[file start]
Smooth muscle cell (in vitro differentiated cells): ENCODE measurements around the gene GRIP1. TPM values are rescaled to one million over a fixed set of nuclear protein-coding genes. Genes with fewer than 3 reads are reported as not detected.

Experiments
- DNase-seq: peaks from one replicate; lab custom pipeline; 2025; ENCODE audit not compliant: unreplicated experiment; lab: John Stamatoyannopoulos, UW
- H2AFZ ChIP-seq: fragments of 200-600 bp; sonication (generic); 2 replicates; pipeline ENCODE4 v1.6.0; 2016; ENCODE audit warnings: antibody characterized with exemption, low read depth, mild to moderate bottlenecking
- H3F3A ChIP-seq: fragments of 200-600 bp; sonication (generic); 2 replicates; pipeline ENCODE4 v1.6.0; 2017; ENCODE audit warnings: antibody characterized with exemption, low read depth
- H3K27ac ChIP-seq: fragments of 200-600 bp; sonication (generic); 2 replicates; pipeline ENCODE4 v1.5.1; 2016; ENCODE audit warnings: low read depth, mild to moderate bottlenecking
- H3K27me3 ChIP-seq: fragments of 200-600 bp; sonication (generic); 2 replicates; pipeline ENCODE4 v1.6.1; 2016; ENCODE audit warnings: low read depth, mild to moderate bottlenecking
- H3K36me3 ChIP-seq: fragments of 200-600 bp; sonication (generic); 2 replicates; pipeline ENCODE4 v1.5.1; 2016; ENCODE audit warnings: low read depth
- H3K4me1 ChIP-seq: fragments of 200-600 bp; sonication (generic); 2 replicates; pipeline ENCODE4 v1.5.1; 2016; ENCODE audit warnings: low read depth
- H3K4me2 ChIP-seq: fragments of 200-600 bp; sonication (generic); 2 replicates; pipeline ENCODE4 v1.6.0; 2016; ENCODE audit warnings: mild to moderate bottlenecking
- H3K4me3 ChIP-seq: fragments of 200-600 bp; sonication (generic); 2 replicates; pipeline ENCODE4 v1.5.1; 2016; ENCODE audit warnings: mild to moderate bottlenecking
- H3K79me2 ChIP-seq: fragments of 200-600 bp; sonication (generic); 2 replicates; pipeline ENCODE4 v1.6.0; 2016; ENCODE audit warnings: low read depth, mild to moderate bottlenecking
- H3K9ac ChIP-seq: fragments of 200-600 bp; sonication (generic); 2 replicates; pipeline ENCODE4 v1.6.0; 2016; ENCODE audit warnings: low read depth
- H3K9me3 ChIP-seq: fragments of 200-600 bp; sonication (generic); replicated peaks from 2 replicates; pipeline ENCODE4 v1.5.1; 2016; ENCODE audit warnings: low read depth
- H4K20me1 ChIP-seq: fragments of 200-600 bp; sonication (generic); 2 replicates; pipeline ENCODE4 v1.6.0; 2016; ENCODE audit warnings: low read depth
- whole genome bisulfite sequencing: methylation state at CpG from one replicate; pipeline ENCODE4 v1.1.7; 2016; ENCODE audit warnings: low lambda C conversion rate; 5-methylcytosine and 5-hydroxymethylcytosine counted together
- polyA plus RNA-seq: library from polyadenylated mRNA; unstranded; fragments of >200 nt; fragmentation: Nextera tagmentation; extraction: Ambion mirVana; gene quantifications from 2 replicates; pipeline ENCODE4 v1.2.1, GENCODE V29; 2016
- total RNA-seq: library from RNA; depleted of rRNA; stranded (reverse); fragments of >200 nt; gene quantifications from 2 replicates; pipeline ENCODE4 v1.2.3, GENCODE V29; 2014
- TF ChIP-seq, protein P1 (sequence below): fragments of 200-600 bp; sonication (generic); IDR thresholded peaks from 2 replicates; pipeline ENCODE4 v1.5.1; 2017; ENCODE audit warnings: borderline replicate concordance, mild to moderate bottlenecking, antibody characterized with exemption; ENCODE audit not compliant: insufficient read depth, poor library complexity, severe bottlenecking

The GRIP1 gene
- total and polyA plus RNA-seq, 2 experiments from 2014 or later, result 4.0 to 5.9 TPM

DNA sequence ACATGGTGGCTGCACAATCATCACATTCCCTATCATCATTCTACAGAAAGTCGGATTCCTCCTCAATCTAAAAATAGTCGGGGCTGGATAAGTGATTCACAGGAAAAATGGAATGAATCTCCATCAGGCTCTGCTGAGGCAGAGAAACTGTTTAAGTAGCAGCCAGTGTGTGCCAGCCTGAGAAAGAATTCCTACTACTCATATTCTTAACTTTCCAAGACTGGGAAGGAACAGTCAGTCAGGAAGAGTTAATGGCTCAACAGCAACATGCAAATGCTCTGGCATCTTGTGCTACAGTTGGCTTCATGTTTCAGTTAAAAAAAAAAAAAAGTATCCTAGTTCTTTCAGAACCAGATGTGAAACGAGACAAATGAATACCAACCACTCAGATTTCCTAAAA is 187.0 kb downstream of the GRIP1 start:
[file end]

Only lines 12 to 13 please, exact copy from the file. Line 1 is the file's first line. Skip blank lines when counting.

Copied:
- H3K79me2 ChIP-seq: fragments of 200-600 bp; sonication (generic); 2 replicates; pipeline ENCODE4 v1.6.0; 2016; ENCODE audit warnings: low read depth, mild to moderate bottlenecking
- H3K9ac ChIP-seq: fragments of 200-600 bp; sonication (generic); 2 replicates; pipeline ENCODE4 v1.6.0; 2016; ENCODE audit warnings: low read depth